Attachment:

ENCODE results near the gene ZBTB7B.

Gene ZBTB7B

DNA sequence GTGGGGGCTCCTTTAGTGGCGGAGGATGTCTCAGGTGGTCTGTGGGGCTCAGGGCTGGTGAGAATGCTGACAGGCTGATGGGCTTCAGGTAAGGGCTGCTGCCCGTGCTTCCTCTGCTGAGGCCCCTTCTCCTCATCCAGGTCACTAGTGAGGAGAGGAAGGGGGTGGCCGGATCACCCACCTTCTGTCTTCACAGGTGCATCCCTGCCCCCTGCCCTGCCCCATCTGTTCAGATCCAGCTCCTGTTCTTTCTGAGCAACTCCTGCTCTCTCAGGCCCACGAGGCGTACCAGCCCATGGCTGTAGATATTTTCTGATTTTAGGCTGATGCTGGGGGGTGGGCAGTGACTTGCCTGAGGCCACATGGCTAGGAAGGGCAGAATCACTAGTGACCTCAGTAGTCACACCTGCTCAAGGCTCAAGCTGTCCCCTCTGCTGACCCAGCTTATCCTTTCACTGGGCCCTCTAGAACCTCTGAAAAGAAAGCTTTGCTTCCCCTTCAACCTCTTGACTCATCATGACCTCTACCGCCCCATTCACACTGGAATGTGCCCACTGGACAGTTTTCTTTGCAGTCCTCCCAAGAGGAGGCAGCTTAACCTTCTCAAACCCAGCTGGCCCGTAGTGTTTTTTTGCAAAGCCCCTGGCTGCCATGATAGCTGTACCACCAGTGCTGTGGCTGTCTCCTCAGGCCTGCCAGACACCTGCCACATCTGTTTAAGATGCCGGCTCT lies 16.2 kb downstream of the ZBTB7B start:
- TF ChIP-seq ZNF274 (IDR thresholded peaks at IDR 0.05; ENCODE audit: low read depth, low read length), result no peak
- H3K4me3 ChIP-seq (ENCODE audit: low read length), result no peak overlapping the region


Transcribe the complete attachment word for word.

ENCODE results near the gene ZBTB7B.

Gene ZBTB7B

DNA sequence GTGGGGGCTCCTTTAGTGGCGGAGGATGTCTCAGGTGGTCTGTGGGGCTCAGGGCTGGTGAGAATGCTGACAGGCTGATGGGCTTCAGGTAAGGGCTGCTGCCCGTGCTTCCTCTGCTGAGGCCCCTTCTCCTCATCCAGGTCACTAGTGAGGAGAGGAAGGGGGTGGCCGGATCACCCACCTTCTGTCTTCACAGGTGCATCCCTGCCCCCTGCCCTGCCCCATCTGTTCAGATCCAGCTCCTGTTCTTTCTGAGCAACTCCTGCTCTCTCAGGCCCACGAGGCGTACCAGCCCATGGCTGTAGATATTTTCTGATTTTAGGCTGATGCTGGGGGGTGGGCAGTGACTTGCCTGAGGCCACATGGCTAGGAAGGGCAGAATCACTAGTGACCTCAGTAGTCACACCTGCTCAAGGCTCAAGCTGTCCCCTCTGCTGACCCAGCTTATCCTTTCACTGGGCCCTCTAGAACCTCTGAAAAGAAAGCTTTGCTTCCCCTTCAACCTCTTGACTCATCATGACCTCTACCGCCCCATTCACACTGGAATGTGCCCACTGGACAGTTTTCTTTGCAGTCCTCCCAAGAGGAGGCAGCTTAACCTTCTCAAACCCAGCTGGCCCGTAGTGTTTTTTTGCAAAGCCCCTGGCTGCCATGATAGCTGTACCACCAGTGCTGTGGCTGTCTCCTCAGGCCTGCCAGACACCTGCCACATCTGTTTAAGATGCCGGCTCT lies 16.2 kb downstream of the ZBTB7B start:
- TF ChIP-seq ZNF274 (IDR thresholded peaks at IDR 0.05; ENCODE audit: low read depth, low read length), result no peak
- H3K4me3 ChIP-seq (ENCODE audit: low read length), result no peak overlapping the region